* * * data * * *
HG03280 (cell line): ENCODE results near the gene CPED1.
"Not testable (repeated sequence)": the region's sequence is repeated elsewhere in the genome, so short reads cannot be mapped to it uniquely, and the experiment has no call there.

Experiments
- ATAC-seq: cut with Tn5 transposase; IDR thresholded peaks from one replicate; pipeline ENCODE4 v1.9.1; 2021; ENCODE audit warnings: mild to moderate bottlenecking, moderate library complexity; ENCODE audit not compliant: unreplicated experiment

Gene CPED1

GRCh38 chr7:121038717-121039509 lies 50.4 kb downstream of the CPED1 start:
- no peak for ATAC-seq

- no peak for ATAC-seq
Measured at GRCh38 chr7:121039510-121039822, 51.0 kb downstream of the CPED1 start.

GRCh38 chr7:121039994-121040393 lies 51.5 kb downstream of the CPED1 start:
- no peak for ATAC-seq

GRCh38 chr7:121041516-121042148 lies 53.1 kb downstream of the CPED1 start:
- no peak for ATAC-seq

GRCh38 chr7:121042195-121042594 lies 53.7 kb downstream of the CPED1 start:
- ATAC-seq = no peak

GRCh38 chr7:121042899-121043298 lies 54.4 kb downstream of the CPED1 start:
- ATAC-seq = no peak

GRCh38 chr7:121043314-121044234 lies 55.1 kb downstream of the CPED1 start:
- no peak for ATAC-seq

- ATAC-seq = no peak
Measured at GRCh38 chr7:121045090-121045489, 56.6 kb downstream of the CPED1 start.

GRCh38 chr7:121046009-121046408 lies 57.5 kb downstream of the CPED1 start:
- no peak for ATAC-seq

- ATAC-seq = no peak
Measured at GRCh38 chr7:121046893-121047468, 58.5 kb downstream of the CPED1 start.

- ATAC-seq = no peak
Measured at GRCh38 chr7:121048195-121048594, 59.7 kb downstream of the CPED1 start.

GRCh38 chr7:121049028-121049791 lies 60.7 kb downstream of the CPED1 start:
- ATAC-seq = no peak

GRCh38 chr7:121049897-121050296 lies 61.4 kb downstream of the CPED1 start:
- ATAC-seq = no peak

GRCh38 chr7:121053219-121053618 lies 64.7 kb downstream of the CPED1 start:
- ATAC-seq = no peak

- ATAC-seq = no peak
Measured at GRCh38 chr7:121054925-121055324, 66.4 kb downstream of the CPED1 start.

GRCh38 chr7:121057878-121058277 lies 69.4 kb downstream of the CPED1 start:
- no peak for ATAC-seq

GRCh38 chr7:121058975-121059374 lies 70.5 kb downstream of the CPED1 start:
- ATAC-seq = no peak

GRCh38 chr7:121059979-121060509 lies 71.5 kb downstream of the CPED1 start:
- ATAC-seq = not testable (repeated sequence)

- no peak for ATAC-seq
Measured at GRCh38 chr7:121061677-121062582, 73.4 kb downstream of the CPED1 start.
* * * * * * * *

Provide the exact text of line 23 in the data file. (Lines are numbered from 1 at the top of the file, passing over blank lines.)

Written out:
- no peak for ATAC-seq